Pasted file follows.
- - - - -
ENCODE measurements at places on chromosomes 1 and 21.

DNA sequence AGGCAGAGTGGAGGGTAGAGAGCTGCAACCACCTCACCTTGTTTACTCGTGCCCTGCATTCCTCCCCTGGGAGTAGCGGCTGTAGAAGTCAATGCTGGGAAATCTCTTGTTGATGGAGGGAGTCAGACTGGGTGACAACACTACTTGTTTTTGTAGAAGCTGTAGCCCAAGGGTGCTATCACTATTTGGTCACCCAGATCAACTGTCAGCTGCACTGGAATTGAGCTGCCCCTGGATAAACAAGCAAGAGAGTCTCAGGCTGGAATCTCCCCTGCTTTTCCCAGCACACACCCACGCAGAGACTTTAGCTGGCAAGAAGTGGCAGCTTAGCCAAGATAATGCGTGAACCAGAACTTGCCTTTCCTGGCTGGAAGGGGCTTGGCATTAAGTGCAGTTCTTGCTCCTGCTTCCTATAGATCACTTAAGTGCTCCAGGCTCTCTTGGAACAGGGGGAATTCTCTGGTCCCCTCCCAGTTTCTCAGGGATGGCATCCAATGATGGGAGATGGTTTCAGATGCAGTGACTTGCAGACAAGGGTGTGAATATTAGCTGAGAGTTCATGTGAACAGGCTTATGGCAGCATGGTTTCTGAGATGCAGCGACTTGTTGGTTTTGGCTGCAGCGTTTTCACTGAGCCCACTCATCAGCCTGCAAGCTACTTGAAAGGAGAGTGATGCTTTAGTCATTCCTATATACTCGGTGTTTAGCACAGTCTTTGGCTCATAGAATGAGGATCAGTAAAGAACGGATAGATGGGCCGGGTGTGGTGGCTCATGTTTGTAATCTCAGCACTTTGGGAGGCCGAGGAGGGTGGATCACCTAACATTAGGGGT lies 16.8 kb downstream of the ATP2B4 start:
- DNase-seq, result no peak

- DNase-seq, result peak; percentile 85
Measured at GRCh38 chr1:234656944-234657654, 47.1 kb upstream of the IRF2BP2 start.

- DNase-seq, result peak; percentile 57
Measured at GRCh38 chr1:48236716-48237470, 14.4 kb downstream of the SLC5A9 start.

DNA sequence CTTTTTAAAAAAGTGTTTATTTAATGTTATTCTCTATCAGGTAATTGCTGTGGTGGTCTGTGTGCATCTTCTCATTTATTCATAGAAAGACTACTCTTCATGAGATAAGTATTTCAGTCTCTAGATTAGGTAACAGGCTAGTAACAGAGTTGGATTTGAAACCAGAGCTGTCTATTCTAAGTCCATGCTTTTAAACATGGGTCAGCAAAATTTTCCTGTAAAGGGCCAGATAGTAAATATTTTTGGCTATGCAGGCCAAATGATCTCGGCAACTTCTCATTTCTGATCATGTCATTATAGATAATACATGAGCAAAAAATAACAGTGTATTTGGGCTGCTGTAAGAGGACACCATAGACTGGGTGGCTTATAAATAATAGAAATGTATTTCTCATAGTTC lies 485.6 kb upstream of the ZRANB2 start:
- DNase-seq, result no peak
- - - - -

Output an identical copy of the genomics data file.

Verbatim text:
ENCODE measurements at places on chromosomes 1 and 21.

DNA sequence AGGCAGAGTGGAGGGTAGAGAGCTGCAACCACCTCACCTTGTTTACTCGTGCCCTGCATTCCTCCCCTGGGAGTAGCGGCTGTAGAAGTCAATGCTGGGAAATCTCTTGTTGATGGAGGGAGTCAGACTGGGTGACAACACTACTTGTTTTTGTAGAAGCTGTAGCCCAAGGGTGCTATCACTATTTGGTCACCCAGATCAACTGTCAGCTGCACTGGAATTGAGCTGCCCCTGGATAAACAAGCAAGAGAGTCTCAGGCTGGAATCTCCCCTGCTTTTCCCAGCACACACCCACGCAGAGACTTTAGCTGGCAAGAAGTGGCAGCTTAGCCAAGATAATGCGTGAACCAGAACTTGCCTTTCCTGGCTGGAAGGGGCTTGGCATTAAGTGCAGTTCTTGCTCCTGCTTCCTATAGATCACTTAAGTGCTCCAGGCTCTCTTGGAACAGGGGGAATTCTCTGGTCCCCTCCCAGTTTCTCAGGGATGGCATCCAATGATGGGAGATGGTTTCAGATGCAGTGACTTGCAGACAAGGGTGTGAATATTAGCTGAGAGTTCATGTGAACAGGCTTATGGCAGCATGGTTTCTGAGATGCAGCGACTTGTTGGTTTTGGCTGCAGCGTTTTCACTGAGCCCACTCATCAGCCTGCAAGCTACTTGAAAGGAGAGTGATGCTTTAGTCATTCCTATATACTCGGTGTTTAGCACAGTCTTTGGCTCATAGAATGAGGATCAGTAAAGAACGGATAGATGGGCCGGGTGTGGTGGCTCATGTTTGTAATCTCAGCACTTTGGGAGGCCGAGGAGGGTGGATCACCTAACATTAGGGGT lies 16.8 kb downstream of the ATP2B4 start:
- DNase-seq, result no peak

- DNase-seq, result peak; percentile 85
Measured at GRCh38 chr1:234656944-234657654, 47.1 kb upstream of the IRF2BP2 start.

- DNase-seq, result peak; percentile 57
Measured at GRCh38 chr1:48236716-48237470, 14.4 kb downstream of the SLC5A9 start.

DNA sequence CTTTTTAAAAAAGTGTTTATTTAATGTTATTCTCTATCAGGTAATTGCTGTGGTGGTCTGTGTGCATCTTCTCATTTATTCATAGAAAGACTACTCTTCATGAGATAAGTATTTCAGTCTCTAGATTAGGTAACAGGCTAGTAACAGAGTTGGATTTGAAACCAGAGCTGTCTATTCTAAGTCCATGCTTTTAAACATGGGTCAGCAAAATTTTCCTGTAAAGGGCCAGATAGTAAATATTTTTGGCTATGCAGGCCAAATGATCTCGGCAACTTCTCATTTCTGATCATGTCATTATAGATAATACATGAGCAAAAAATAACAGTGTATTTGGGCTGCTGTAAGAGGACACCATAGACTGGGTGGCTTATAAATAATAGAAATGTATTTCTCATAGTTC lies 485.6 kb upstream of the ZRANB2 start:
- DNase-seq, result no peak